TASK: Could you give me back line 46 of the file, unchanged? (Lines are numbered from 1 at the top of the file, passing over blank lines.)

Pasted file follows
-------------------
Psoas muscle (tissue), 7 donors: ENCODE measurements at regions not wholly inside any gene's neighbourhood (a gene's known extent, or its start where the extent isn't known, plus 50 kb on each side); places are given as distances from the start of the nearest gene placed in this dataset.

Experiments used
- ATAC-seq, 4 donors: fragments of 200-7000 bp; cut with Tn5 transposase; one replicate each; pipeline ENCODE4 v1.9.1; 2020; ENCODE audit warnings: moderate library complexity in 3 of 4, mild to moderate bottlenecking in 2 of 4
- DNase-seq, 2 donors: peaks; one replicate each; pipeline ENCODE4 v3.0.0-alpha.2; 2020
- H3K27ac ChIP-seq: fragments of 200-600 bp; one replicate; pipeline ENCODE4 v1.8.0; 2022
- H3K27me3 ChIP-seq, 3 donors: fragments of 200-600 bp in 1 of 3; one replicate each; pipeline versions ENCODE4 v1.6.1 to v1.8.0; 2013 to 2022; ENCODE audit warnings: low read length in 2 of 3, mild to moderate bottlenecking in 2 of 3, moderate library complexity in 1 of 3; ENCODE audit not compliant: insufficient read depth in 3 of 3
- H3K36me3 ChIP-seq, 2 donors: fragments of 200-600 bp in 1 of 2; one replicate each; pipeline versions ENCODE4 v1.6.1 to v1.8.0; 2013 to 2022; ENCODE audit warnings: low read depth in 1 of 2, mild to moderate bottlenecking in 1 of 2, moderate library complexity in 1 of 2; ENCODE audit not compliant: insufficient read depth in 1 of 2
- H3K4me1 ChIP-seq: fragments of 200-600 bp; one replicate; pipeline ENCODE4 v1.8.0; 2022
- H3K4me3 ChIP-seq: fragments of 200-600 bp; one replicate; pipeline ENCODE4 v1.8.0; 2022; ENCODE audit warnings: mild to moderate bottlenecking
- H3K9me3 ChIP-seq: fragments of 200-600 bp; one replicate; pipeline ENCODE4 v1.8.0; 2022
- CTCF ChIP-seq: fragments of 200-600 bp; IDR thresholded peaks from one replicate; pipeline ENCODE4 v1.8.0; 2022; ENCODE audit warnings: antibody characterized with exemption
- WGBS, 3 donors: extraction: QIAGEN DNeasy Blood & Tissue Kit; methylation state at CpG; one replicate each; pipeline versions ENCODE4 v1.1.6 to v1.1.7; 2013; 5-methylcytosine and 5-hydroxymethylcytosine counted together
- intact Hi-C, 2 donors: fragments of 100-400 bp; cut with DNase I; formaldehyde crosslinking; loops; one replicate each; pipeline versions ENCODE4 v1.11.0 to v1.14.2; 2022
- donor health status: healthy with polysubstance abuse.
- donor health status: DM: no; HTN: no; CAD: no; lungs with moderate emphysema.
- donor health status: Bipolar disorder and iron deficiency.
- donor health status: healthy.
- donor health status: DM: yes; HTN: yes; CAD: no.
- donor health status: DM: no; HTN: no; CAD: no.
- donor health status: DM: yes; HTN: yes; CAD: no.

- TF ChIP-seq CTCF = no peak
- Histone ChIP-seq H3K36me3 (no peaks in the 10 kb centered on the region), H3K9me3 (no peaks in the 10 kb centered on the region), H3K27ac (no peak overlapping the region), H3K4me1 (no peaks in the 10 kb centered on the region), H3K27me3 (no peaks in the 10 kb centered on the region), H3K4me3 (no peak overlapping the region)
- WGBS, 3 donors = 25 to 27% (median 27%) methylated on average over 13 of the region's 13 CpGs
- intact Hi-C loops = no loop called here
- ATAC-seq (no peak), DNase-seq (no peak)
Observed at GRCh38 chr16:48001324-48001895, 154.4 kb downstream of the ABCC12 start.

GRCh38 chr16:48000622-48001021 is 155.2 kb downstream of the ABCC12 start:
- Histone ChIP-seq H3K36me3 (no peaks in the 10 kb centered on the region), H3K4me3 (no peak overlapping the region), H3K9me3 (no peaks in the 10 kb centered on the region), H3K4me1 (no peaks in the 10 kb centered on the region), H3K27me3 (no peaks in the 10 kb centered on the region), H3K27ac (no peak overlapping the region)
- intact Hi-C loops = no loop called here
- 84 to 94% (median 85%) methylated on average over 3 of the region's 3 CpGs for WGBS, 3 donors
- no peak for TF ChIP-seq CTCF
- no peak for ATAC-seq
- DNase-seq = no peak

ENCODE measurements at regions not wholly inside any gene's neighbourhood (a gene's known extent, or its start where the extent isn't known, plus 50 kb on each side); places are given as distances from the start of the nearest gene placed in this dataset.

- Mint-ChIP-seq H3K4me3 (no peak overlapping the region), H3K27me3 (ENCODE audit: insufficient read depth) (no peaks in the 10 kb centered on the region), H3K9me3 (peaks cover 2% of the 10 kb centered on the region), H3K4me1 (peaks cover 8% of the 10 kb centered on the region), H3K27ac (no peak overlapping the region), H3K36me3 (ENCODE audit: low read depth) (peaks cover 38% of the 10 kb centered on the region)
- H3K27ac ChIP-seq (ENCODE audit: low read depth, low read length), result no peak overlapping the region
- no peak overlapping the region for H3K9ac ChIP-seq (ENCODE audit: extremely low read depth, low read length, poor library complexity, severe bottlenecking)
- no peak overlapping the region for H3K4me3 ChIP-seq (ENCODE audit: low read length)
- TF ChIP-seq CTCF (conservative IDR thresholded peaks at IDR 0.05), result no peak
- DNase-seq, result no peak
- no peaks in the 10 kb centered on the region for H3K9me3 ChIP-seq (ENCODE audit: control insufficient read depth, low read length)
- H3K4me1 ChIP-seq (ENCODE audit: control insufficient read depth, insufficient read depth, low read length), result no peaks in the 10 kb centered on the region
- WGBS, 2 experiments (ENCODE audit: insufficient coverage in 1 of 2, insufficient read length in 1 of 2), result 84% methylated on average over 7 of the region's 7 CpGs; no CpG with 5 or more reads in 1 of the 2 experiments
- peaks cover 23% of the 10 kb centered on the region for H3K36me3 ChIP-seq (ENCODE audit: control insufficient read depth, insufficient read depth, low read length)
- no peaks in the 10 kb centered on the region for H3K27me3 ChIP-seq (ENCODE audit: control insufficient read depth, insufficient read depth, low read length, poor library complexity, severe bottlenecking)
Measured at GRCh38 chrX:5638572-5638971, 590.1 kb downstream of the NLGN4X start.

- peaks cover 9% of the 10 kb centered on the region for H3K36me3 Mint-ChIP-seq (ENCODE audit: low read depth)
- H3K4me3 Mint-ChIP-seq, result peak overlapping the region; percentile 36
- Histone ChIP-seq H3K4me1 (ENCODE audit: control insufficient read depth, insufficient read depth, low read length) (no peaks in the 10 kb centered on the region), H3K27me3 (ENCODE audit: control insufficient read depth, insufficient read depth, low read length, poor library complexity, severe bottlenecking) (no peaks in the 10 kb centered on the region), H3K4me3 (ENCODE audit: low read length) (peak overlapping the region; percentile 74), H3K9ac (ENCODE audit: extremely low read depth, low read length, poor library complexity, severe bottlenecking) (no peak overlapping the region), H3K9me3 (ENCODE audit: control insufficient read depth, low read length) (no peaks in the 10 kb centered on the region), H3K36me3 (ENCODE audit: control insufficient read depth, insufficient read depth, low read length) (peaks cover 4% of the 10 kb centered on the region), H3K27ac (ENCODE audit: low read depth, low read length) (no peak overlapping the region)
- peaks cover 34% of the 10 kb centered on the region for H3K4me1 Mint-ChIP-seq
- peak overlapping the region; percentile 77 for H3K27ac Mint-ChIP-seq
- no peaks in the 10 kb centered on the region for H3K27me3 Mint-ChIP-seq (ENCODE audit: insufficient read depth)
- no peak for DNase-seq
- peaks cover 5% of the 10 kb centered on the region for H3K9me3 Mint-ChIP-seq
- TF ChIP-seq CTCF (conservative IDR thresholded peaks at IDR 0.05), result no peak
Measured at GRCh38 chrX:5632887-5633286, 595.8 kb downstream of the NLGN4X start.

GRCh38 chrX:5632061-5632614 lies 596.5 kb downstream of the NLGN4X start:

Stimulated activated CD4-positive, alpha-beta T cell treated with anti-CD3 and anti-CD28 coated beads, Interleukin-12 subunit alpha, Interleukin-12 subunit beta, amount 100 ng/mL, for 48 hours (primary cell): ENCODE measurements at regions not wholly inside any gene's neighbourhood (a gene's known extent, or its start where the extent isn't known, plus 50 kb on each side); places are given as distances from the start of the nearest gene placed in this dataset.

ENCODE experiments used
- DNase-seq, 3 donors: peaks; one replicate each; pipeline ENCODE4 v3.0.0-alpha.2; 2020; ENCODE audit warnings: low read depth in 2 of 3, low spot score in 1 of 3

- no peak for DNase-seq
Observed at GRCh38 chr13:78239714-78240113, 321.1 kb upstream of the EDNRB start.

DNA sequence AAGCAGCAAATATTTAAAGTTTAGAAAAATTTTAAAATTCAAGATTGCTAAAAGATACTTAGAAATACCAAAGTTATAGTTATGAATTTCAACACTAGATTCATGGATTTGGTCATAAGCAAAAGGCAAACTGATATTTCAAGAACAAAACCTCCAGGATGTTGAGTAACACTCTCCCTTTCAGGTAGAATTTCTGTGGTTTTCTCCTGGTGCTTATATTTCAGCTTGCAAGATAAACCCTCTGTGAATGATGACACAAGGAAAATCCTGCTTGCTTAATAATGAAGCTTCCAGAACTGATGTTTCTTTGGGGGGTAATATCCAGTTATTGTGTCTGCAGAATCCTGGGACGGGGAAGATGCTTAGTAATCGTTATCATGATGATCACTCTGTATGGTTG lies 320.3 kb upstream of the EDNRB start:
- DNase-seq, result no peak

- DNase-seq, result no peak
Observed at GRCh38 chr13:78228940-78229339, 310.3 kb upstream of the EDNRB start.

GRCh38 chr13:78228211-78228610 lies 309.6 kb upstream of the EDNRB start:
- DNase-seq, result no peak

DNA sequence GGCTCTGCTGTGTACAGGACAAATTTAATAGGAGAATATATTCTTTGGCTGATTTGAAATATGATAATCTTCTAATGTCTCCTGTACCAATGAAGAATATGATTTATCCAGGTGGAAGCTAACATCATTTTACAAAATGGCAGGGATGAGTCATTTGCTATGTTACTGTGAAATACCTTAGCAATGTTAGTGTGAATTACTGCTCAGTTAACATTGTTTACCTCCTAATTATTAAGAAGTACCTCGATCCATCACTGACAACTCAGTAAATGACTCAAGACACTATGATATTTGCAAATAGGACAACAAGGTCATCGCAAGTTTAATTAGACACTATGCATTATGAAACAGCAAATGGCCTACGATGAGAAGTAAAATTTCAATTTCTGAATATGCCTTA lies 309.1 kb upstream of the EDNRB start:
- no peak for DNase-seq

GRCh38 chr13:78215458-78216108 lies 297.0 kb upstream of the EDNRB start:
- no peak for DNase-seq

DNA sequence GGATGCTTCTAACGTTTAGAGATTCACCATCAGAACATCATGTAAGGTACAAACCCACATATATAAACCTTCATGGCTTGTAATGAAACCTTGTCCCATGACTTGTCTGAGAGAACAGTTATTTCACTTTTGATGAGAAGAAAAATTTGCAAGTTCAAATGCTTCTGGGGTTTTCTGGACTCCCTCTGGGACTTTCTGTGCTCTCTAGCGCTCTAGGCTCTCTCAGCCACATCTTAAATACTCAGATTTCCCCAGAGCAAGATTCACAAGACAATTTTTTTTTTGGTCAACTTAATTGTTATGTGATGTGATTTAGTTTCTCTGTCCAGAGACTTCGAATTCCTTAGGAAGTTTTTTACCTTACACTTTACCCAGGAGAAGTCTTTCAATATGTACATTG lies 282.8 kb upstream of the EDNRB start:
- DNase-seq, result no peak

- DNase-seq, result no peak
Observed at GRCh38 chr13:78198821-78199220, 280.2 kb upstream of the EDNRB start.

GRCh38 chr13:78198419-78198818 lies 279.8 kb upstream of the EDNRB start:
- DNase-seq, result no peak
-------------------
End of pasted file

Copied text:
Measured at GRCh38 chrX:5638572-5638971, 590.1 kb downstream of the NLGN4X start.